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November 23, 2015 MARINE CONSTRUCTION No Comments

The purpose of a turbidity curtain is to provide sediment containment while construction activities are occurring in or directly adjacent to a waterway or waterbody.

Marine construction companies must be aware of applicable federal, state, and local laws, rules, regulations, or permit requirements governing the use and placement of silt curtains. A good resource is each State Department of Transportation, aka D.O.T.

Each State uses slightly different terminology when referring to turbidity curtains and types of curtains so it is important to know the subtle differences when communicating and submitting bids. The directory below points to each State DOT and specifies what terms are used for some of the States.

For a complete list or to receive your particular State turbidity curtain DOT design specifications, please contact us with the form below:

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50 States Department of Transportation Directory

Alabama

Alabama DOT Website

Alaska

Alaska DOT Website

Arizona

Arizona DOT Website

Arkansas

Arkansas DOT Website

California

California speaks in terms of Turbidity Curtain.

icon-pdf California DOT (Department of Transportation) Turbidity Curtain Design Standard

California DOT Website

Colorado

Colorado DOT Website

Connecticut

Like most States, Connecticut uses the language “Turbidity Curtain” but has its wording for curtain classifications, which is: Type I (Flat Water), Type II (Lightweight), Type III (Middleweight)and Type IV ( Heavyweight).

Connecticut DOT Website

Delaware

Delaware is the same as Oklahoma and uses the wording “Turbidity Curtain” and Type 1 , 2 and 3.

Delaware DOT Website

District Of Columbia

DC DOT Website

Florida

FDOT and the marine construction industry in Florida refer to the terms Floating Turbidity Barrier and Type I, Type II and Type III.

icon-pdf 2006 State of Florida DOT (Department of Transportation) Floating Turbidity Barrier Design Standard

icon-pdf 2010 FDOT Florida Turbidity Barrier Design Standard

Florida DOT Website

Georgia

Georgia DOT Website

Hawaii

Hawaii DOT Website

Idaho

Idaho DOT Website

Illinois

Illinois DOT Website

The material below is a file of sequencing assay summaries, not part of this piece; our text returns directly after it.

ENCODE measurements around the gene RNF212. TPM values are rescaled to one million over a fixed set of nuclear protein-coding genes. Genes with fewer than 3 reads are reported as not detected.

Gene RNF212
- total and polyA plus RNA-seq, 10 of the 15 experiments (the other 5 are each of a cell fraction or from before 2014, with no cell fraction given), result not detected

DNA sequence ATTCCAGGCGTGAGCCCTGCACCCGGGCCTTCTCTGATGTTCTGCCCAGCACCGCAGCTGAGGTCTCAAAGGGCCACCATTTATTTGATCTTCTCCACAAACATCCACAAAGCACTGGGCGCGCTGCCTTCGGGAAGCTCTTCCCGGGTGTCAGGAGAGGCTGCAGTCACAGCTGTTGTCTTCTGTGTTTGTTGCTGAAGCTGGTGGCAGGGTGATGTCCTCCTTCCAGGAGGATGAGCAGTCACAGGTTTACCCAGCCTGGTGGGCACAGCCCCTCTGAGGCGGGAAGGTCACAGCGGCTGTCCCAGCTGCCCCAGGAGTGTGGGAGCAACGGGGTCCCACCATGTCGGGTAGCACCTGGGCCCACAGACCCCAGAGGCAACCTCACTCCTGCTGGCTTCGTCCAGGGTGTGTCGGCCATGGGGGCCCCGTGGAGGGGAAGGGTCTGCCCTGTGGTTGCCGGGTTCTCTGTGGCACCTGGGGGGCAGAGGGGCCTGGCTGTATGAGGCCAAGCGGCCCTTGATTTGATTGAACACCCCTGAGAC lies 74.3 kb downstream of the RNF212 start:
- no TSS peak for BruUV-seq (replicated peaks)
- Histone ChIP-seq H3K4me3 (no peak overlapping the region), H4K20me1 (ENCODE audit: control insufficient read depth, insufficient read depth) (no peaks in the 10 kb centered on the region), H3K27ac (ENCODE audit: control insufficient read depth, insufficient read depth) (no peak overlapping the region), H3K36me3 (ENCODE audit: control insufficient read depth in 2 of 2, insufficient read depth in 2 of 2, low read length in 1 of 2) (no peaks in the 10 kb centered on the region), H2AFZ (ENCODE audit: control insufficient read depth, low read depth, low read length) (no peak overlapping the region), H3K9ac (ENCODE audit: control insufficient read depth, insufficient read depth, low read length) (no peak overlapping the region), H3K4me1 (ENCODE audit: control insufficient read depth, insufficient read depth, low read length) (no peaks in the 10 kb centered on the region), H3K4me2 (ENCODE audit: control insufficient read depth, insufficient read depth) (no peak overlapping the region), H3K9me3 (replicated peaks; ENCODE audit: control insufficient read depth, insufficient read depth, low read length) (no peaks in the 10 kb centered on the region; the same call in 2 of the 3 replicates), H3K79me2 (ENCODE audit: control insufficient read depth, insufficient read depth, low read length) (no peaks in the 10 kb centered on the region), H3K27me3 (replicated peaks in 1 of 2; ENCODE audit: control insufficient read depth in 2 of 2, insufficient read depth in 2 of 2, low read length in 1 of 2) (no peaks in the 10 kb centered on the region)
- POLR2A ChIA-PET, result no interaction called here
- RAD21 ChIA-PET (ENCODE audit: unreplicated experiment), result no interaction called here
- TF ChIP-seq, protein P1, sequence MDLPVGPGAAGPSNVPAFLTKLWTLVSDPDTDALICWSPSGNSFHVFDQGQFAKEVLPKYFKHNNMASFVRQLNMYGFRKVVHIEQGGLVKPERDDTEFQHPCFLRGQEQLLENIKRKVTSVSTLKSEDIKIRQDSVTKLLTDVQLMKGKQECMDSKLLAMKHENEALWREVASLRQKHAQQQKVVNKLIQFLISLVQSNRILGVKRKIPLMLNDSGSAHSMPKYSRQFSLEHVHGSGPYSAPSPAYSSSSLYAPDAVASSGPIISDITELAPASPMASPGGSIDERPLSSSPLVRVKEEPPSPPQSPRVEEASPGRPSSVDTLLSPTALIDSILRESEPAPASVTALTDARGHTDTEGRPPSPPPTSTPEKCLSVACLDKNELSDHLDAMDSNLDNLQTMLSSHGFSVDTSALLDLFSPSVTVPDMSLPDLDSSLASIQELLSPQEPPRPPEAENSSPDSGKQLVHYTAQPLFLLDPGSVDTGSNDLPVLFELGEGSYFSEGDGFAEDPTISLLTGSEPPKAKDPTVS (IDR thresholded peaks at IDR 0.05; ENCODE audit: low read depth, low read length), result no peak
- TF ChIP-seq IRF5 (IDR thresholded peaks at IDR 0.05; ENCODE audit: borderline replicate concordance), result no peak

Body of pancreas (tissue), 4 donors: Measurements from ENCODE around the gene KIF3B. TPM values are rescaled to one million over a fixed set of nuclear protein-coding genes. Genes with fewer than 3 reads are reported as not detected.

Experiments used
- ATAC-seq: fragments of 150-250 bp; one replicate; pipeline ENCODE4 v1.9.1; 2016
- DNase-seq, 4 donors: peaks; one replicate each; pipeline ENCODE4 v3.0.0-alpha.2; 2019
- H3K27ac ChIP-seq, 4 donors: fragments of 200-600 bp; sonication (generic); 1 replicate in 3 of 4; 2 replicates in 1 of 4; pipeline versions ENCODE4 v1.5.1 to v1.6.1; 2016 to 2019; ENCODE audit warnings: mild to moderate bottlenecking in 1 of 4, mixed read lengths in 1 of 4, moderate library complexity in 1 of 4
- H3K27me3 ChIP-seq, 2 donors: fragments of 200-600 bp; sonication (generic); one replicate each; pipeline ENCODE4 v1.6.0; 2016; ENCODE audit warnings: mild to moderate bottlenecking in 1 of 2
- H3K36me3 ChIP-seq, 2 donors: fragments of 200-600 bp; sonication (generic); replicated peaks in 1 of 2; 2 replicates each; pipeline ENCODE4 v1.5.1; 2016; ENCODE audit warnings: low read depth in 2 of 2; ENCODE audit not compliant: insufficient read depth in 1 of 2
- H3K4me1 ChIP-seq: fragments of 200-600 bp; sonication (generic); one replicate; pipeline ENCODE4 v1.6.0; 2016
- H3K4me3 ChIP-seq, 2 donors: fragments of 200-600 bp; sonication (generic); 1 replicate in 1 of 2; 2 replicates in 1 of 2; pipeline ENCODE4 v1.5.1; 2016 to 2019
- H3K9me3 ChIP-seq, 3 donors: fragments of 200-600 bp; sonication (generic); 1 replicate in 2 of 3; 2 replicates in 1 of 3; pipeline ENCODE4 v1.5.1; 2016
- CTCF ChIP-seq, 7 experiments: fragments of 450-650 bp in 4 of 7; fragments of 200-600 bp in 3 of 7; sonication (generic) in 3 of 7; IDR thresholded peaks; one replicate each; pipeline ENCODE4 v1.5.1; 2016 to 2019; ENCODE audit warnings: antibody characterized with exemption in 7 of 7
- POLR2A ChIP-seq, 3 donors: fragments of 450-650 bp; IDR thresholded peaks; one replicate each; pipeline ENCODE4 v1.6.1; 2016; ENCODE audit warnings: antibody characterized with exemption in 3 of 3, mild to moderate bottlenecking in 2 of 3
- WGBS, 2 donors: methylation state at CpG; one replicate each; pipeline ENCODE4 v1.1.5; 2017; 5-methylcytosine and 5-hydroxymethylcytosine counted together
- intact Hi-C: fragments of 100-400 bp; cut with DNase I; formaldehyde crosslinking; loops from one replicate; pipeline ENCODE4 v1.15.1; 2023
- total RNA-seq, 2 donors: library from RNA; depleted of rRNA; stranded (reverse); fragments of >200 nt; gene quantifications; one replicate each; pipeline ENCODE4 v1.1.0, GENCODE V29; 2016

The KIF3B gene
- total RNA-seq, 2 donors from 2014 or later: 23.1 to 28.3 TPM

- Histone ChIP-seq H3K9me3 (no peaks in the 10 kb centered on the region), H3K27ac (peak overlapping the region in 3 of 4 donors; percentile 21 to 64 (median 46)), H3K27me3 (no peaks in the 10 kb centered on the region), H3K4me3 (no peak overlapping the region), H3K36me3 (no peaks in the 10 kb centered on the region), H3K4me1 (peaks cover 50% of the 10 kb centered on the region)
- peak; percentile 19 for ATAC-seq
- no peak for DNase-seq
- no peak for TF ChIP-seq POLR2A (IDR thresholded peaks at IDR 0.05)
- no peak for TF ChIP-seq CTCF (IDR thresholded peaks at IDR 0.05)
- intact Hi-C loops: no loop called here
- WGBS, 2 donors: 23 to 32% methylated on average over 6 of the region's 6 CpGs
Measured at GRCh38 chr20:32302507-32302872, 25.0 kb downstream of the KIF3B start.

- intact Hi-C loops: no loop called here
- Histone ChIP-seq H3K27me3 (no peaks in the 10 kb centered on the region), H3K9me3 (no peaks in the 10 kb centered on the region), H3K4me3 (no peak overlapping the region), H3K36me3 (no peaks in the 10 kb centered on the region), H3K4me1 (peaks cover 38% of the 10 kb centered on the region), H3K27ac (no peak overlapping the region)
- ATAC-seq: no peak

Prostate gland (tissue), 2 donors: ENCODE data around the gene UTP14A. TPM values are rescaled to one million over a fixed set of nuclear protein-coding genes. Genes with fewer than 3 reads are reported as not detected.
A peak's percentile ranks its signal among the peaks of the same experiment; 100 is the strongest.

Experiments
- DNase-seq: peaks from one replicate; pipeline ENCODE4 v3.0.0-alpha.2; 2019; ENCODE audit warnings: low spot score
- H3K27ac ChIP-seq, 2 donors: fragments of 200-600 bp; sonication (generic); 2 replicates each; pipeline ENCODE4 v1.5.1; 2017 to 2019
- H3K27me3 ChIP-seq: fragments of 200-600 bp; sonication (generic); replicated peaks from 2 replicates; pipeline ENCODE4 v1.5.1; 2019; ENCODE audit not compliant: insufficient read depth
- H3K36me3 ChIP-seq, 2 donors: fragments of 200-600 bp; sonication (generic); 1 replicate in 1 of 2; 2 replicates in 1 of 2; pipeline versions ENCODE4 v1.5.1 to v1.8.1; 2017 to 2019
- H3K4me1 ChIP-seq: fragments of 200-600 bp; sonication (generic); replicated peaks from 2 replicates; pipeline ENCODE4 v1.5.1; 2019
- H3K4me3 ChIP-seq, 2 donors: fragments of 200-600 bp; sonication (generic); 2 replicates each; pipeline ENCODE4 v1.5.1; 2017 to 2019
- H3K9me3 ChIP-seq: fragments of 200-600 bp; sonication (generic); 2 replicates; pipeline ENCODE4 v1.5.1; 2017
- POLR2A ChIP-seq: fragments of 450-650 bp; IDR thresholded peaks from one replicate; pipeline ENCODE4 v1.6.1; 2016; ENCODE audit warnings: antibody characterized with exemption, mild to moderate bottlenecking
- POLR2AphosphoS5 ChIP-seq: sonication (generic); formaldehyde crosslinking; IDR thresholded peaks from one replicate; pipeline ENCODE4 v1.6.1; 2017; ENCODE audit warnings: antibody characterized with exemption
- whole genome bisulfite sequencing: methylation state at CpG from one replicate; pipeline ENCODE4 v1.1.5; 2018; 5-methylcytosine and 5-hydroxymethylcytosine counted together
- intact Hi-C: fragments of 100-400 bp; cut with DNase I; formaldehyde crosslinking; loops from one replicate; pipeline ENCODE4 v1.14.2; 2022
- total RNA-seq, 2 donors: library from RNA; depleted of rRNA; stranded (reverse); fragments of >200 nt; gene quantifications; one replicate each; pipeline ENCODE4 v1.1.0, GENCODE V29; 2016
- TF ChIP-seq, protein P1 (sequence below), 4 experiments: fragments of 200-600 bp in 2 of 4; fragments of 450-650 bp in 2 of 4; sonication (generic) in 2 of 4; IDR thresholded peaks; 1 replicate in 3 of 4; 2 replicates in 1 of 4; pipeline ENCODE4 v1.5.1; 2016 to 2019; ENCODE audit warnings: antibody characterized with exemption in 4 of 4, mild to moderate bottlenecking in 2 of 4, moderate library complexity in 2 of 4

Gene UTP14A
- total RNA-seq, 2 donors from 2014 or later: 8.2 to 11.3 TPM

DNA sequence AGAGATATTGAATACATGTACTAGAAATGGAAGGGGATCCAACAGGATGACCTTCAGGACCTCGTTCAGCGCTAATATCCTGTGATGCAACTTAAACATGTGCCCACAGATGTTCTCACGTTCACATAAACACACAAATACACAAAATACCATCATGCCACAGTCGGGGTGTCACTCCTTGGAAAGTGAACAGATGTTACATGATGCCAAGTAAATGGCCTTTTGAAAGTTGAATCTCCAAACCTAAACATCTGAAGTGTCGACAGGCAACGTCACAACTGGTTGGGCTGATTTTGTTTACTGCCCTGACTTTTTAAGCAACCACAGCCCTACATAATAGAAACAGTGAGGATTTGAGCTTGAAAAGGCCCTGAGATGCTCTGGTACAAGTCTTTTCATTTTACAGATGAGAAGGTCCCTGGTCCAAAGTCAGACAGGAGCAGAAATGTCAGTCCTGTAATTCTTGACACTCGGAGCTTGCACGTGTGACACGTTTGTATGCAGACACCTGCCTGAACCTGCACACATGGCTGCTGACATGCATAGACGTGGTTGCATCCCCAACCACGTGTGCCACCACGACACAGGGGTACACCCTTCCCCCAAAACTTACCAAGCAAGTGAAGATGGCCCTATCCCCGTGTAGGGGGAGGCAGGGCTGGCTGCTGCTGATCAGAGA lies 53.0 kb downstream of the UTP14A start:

Indiana

Indiana DOT Website

Iowa

Iowa uses the wording Floating Silt Curtains to refer to turbidity curtains. Also instead of referring to Type I, II and III, that State uses Still Water and Moving Water.

Iowa DOT Website

Kansas

Kansas DOT Website

Kentucky

Kentucky DOT Website

Louisiana

Louisiana DOT Website

Maine

Maine DOT Website

Maryland

Maryland DOT Website

Massachusetts

Massachusetts DOT Website

Michigan

icon-pdf Michigan DOT (Department of Transportation) Turbidity Curtain Manual

Michigan DOT Website

Minnesota

Like North Dakota, Floating Silt Curtain / Silt Barrier are used to describe the product.

Minnesota DOT Website

Mississippi

This State follows the same terminology as Florida, ie. Floating Turbidity Barrier and Type I, Type II and Type III.

Mississippi DOT Website

Missouri

Missouri DOT Website

Montana

Montana DOT Website

Nebraska

Nebraska uses the terms Turbidity Barrier in their official documents to describe the erosion control practices during marine construction.

Nebraska DOT Website

Nevada

Nevada DOT Website

New Hampshire

New Hampshire DOT Website

New Jersey

Like Florida, the common terminology used in New Jersey is Floating Turbidity Barrier.

New Jersey DOT Website

New Mexico

New Mexico DOT Website

New York

In the State of New York, it is customary to refer to Turbidity Curtain.

icon-pdf New York DOT (Department of Transportation) Turbidity Barrier Design Standard

  • Min. grab tensile strength (ASTM-D 4632): 124 Lbs.

New York DOT Website

North Carolina

North Carolina DOT (Department of Transportation) Turbidity Barrier Design Standard

  • Fabric thickness:
  • Min. grab tensile strength: *md-370 lbs *cd-250 lbs
  • Apparent equivalent opening:  70 US standard sieve

* md – machine direction | * cd – cross machine direction

North Carolina DOT Website

North Dakota

Floating Silt Curtain / Silt Barrier are used along with the two classifications: Still Water, Moving Water.

North Dakota DOT Website

Ohio

Ohio DOT Website

Oklahoma

The wording “Turbidity Curtain” and Type 1 , 2 and 3 are used.

Oklahoma DOT Website

Oregon

Oregon DOT Website

Pennsylvania

Pennsylvania DOT Website

Rhode Island

Rhode Island DOT Website

South Carolina

The South Carolina Department of Transportation refers to the terms Floating Turbidity Barrier and Light DutyMedium Duty and Heavy Duty.

South Carolina DOT Website

South Dakota

South Dakota DOT Website

Tennessee

The Tennessee DOT and marine construction industry refer to the terms Floating Turbidity Curtain. However, unlike Florida, there is a subtle difference when it comes to specifying the type of curtain: Tennessee uses digits instead of Roman letters: Type 1, Type 2 and Type 3.

Tennessee DOT Website

Texas

Texas DOT Website

Utah

Utah DOT Website

Vermont

Vermont DOT Website

Virginia

The terms typically used in Virginia are Turbidity Curtain.

icon-pdf Virginia DOT (Department of Transportation) Erosion & Sediment Control Manual

Virginia DOT Website

Washington

Washington DOT Website

West Virginia

West Virginia DOT Website

Wisconsin

icon-pdf State of Wisconsin DOT (Department of Transportation) Turbidity Barrier Design Standard

  • Min. grab tensile strength (ASTM D 4632): 200 lb (890 N)

Wisconsin DOT Website

Wyoming

Wyoming DOT Website

 

Written by Luis Vargas